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Gabriel: Assessing Bears' Needs After Free Agency, Ahead Of NFL Draft

Adding an offensive lineman, receiver and defensive back is top of mind.

Greg Gabriel
April 16, 2018 - 3:12 pm
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By Greg Gabriel--

(670 The Score) In the aftermath of free agency, the Bears still have several needs going into the NFL Draft, which starts April 26.

As of now, the Bears hold seven selections in the the draft: at No. 8 overall in the first round, one in the second round, two in the fourth round and then one apiece in each of the last three rounds. Chicago doesn't hold a third-round pick.

On offense, the Bears need at least one offensive lineman and a receiver. On defense, they could use an outside linebacker/edge pass rusher, an inside linebacker, a defensive lineman and at least one defensive back. That’s six needs, but we all know that after the fourth round, you can’t count on draftees contributing as rookies outside of perhaps on special teams. That means the Bears need to acquire a few more draft picks or hit on players in the veteran free-agent market.

With the Bears having a new coaching staff, they're allowed to hold an extra minicamp, which starts Tuesday. So it wouldn't be a surprise for them to sign a few more veteran free agents.

The Bears already made one late free-agent addition official Monday morning. They signed receiver Bennie Fowler to a one-year deal after choosing last week not to match the two-year offer sheet that receiver Cameron Meredith received from the Saints. Fowler caught 29 passes for the Broncos last season and has been a productive special teams player. He won't be counted on to be a top-three receiver for the Bears.

A veteran receiver still available in free agency whom the Bears could look at is Jeremy Maclin, as he played under new Chicago coach Matt Nagy in Philadelphia and Kansas City. The concern is that Maclin, who turns 30 in May, is past his prime and may not have much left in the tank. He had 40 catches for 11.0 yards per reception last season. The other veteran receiver who might be interesting is Dontrelle Inman, who finished last season in Chicago after the Bears acquired him from the Chargers in a trade deadline deal.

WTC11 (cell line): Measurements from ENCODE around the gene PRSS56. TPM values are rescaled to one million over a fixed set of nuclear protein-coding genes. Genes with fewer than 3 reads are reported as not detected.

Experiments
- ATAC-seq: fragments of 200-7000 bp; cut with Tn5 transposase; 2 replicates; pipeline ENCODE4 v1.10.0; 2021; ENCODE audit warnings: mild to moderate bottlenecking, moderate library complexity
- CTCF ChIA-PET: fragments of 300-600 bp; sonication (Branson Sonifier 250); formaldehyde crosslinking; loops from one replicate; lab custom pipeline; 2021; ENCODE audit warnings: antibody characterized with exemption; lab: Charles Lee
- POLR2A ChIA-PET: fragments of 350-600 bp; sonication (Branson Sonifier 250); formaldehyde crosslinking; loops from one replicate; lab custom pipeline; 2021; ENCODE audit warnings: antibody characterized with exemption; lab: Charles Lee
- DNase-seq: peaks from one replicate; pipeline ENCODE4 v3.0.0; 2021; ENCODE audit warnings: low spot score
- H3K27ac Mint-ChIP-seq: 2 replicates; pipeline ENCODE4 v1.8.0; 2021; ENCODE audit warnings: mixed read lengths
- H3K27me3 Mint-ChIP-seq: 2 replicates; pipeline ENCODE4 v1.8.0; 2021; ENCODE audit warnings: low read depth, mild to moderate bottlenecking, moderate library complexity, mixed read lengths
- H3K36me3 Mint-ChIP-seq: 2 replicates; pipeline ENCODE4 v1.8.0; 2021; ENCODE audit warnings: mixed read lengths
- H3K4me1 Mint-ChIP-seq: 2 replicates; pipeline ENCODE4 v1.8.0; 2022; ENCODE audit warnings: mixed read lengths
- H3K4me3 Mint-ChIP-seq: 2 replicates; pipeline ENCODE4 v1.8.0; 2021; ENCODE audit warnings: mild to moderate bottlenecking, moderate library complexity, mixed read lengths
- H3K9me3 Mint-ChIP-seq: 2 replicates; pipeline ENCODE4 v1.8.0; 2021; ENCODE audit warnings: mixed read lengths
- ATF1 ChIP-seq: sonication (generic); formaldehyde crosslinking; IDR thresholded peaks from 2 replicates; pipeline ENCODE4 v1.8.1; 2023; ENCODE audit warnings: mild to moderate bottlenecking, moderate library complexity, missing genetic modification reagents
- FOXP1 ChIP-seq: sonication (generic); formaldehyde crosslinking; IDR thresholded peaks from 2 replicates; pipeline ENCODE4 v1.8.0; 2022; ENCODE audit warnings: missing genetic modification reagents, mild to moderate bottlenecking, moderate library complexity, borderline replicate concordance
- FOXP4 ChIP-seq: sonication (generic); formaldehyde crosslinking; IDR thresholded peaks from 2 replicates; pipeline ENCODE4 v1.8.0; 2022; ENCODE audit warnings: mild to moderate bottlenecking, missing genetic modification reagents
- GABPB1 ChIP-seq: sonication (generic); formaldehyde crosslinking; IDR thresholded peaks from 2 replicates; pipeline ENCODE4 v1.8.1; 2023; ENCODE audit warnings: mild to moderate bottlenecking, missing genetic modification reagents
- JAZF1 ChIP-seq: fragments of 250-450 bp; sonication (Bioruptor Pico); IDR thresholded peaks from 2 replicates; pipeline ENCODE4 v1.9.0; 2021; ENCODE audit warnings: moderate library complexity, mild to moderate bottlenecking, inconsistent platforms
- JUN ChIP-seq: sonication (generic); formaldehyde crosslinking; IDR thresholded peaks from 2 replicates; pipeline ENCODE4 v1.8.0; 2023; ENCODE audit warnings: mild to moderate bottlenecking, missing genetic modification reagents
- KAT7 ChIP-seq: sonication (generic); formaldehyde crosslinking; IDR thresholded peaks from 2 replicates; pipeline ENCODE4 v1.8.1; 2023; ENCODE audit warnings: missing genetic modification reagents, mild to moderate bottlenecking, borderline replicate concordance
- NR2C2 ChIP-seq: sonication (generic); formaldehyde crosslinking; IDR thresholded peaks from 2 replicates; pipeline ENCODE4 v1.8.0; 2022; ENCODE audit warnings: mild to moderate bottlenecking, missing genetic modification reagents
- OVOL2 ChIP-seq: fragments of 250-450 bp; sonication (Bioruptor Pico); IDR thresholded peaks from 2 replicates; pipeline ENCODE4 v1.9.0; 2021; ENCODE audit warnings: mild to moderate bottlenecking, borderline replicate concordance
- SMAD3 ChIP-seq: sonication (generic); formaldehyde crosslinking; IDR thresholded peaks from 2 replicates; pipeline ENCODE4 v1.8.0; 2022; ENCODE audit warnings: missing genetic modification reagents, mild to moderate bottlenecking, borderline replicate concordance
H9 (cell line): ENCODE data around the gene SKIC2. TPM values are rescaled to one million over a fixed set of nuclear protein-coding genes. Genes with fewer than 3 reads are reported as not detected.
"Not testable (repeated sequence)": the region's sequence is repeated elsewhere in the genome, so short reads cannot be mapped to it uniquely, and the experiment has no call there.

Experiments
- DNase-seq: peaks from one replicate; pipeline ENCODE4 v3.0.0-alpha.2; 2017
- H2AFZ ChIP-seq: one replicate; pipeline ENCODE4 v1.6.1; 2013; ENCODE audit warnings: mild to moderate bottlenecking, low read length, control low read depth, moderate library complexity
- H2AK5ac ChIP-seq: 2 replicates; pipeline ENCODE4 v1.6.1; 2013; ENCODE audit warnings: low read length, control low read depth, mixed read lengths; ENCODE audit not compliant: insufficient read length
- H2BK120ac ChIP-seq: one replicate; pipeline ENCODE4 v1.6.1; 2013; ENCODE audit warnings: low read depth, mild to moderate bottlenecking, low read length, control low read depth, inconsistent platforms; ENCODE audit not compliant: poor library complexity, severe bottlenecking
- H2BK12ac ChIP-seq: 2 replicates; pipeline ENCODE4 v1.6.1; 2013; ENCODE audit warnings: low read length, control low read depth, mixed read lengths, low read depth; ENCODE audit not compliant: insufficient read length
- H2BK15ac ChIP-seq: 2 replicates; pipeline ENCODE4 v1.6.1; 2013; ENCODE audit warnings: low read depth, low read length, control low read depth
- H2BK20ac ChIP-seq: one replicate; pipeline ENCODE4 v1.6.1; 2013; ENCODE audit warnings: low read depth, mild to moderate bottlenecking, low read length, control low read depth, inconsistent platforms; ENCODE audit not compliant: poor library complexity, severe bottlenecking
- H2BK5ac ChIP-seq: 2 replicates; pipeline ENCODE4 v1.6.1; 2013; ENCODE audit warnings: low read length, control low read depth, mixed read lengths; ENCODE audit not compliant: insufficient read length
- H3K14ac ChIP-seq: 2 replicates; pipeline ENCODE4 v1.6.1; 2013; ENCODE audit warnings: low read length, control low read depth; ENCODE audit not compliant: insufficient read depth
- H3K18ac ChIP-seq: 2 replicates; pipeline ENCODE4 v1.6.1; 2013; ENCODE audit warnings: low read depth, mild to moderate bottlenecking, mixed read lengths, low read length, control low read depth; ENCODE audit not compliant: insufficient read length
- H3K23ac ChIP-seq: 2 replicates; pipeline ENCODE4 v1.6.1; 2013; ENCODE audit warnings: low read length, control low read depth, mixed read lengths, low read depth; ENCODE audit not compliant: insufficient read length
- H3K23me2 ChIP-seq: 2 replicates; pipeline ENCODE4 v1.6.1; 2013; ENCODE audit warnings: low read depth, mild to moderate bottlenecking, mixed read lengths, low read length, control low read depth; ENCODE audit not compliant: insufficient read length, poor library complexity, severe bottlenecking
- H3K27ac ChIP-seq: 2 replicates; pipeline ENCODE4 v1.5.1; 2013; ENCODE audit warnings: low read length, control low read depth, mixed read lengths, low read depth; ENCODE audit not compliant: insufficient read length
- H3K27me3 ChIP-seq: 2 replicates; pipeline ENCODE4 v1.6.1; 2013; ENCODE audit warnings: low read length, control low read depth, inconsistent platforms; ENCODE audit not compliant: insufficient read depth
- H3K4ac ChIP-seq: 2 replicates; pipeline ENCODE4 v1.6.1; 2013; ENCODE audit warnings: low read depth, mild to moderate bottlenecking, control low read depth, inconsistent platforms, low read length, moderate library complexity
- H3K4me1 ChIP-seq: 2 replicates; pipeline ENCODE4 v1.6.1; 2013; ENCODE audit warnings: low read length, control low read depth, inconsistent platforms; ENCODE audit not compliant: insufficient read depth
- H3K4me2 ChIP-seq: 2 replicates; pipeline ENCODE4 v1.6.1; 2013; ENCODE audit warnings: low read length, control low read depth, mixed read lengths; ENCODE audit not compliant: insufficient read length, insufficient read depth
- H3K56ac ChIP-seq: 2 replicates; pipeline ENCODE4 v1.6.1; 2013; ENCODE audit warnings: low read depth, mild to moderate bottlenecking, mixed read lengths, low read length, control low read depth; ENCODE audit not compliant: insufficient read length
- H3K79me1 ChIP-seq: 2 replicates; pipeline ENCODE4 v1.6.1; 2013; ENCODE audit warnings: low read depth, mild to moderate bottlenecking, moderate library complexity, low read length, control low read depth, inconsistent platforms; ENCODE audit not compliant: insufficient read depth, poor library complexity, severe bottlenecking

When assessing all that, it appears the draft is the better place to address the need for a receiver.

On the offensive line, the Bears could take a look at 26-year-old Luke Joeckel, who was a first-round pick of the Jaguars in 2013 and played for the Seahawks last season. Joeckel has experience at both guard and tackle, so his versatility is a plus. Austin Howard, a tackle who played for the Ravens last year, is another name to watch. He has started at least 10 games each of the past six seasons, usually producing solid results.

On the defensive line, the Bears need another end or 5-technique. Cedric Thornton knows Nagy from their shares days in Philadelphia. He has experience in a 3-4 scheme but is a better fit as a defensive tackle in a 4-3, so that must be taken into account. He had two sacks for Buffalo last season. 

Again, the best hope for defensive line depth comes in the draft.

On the edge, the Bears could bring back Lamar Houston, who's still on the market. Another player to take note of is restricted free agent Chris McCain, who recently had his qualifying offer rescinded by the Chargers, for whom he had five sacks in 2017. However, my feeling is the Bears will try to fill this need in the early rounds of the draft.

At inside linebacker, the only player the Bears may have interest in is Navorro Bowman, but he has significant durability concerns. Under defensive coordinator Vic Fangio in San Francisco from 2011 to 2013, Bowman was one of the better inside linebackers in the NFL. Injuries have since taken their toll.

At cornerback, there's only one worthwhile veteran player still available: Bashaud Breeland, who played his first four seasons for the Redskins. The 26-year-old Breeland signed a three-yea,r $24-million deal with the Panthers early in free agency but had it nullified because he failed his physical because of a cut on his foot that was expected to require a skin graft. Until he's healthy, he'd be a risky signing for the Bears, making the draft the more likely route to address that need as well.

The free-agent market remains loaded with safeties. That's in large part because teams are putting a heavier emphasis on safeties who have cornerback-type skills and the versatility to play in many schemes, and the veterans available don't fit that mold quite as well. Chances are none of them will signed until after the ddraft, which features a strong safety class.

For the Bears to acquire more draft choices, they would need to trade down. The Bears' No. 8 overall pick could be desirable for a quarterback-needy team behind them. The Dolphins (No. 11) and the Bills (No. 12) need quarterbacks and would need to give up a third-round pick to move up to the Bears' slot, per the draft pick trade value chart. The Cardinals (No. 15) would likely need to give up a second-round pick to get up to No. 8.

There are likely a few players the Bears would want to stay at No. 8 to draft. One of them is Notre Dame guard Quenton Nelson, and I believe another could be Alabama safety Minkah Fitzpatrick.

After that, I would think the Bears would be open to trading down. Of course, we'll have to wait until April 26 to find out the answer to that question.

Greg Gabriel is a former NFL talent evaluator who's an on-air contributor for 670 The Score. Follow him on Twitter @greggabe.

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